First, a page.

This year, I was privileged enough to have a piece acted out at RADA as part of my Masters. My classmates were elated to watch their pieces and each had a strong reaction to the work. The actors and actresses were also absolutely amazing. I couldn’t bring myself to watch however. Mine was a particularly personal and emotive piece. But all the dizziness came flooding back. There was nothing wrong with the writing and the feedback was astounding in its positivity. But this reading aloud thing – I think it’s really just not for me. Which might be a problem.

As my fellow writer replied to me on twitter, in order to publicise their work, writers are required to read aloud. Yikes! I hadn’t really considered this before. I’m of course, happy to work my socks off to publicise my writing and any future publications. But reading aloud?

Well, this is one fear I’m going to need to work on. All of the above are reasons, and possibly excuses as to why I have managed to avoid reading aloud for so long. Like my desire to avoid dialogue – I’ll need to get on with it won’t I?  I’m thinking acting classes… Actors have to read dialogue, and after seeing professionals at work, their ability to read/act, in the same moment of being handed the script, is truly inspiring to watch.  I’m not longer the shy person I was either. I am, by necessity confident and far more outgoing than I was.

All the advice also says, that you should never submit something without first reading it aloud. I need to at least be able to read my work to myself.  This is my new mission, write, edit – read out. Put the words out there in the open air. Even if only the kittens can hear me.

I don’t think I’ll ever want to be on stage, but maybe if I push myself beyond my worry and so far beyond my comfort zone, then hopefully, possibly – sinking back to simply being able to read my work aloud to other people, and enjoy it will be comfortable; or at the very least easier.

What do you think? Do you have any tips and advice?

How necessary is it, for new writers to read aloud?

10 Day Blogger Challenge: Day Four ….Or Fourteen?

I feel as though I’ve probably broken some cardinal rules when it comes to blogging and the blogging challenges. Ergo- I’ve missed a few days/weeks on my blog, eek! As always, I will endeavor to slink back into place and carry on as though nothing happened, nothing at all- you saw nothing you hear? Well, if you’ve been following my blog then really you would have. Anyway, continuing…

Challenge four of the 10 day blogger challenge from Hunters Writing

Profile 3 to 5 top writing craft books

I’m not sure about five, but I can certainly manage three, I think – if not then there is probably a huge problem! Okay, definitely two, two sprang into mind straight away.

Booko numero uno:

The Writer’s Journey: Mythic Structure for Writers – Any writer that I meet, or generally just people that I meet and I happen to get into the conversation that I write, I’m bound to tell about this text.  If we’ve been friends for more than a few weeks, I’ve probably raved about it, at you – sorry. But it IS brilliant.  Joseph Campbell, in my mind is attributed for this idea that there are just seven main stories, or The Hero with a Thousand Faces.  (Note to self, profile this book second) But Vogler, I find to be excellent at clarifying the archetypal characters.  He names them all, and then explains their purpose. His explanation of how to structure a story really stuck in my mind. I had already written the majority of my first manuscript when I read Writer’s Journey but I found that it immediately sharpened my focus. I realised that things that had been niggling at the back of my mind, were really out of place and I was able to adjust the plot to make it more coherent and enjoyable for my reader.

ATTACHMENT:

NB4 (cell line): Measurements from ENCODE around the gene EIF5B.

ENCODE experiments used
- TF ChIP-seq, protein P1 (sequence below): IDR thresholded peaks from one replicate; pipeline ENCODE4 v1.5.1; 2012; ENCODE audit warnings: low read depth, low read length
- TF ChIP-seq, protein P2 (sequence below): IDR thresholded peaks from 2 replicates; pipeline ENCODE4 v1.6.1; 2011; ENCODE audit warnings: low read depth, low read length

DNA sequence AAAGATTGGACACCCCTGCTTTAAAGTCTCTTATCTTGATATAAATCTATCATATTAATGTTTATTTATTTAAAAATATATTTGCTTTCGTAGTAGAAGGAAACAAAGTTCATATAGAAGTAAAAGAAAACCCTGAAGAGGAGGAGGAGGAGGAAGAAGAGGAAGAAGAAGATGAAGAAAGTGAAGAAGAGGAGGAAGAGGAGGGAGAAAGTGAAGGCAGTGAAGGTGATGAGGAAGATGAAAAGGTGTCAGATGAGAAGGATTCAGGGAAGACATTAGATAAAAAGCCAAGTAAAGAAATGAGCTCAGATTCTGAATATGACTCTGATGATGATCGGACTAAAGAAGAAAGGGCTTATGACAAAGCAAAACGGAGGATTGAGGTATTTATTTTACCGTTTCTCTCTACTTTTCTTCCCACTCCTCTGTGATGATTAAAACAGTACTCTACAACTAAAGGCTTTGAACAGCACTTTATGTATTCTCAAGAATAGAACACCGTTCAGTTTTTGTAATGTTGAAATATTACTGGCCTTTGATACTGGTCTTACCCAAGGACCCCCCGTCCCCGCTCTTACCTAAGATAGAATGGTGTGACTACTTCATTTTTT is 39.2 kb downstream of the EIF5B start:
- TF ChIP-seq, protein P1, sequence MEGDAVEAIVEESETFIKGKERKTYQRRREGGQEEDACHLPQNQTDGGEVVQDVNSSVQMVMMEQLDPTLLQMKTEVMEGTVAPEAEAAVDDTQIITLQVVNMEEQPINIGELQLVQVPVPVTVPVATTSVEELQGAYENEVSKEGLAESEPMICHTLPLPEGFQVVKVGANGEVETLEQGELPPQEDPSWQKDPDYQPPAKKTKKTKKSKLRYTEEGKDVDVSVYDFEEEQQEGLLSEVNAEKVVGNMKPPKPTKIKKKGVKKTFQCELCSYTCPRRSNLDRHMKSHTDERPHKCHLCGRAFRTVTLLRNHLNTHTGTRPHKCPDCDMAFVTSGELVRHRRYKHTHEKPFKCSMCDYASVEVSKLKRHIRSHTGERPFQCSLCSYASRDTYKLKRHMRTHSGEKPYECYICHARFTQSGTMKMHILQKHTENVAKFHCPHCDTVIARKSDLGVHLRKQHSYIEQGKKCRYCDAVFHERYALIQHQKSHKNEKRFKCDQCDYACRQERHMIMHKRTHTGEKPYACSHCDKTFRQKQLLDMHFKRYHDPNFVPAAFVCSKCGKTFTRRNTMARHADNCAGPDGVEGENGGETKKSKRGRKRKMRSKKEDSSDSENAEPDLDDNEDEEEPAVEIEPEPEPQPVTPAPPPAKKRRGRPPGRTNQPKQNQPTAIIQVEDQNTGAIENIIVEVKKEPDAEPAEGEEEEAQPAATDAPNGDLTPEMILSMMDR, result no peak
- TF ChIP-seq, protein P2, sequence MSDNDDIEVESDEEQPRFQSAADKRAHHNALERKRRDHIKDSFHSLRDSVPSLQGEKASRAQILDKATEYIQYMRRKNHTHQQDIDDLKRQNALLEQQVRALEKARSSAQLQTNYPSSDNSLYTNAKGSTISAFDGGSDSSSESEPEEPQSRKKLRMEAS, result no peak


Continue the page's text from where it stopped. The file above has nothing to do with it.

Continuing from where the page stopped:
Book Two:

For anyone interested in storytelling, structure or literature analysis, you’ve probably already heard of, or read Cambpell’s The Hero with a Thousand Faces. I’m a bit rusty on this text, but I remember it being a gem! Well worth a read if you’re interested in why things work a certain way.

Book Three

Writing Fiction: A Guide to Narrative Craft

This book was a set text for a creative writing module I did a few years ago. I studied the module in Canada along with a few others, however when I returned to the UK I had very limited funds and couldn’t either physically bring all of my belongings back with me, or b, afford to pay for postage to send them. It was a nightmare! In the end, I had to make some hard decisions and ended up selling over half of my school books back (the college had a handy buyback scheme). However, I was determined to keep Writing Fiction! And so I did, it was so satisfying to deliver it safely home. (I have a thing about books, it’s bad.)

Why was I so determined to keep the text? It has the most amazing examples of writing to inspire. It also has writing prompts and suggestions that I felt really helped me develop my characters. Having studied writing at University for a few years, I recognized in this book something I hadn’t found in others. I do really recommend it to anyone who wants something constructive to read.

(I also carried back my copy of the Watchmen – which I gave to my brother for Christmas and he LOVED)

You may stare at me for many hours – I am a book!

boooks

 

Well, at least that is what I imagine Lewis is saying…

Beneath him is my reading for the Summer. I have been introduced to Robert Jordan by my very own Robert. Although I am only reading the second book; I’m looking forward to getting my teeth into the series.  I’ve also been listening to some Bernard Cornwell as audiobooks. I’m  fan of Sharpe, but really enjoyed listening to the Last Kingdom and the Pale Horseman.

Just some of my many recommendations for any writer! The advice I’ve come across over the years, has been to read, read, read and read – whilst I’m on a break between semesters, this is what I intend to do!

…I have far too many books….

Fi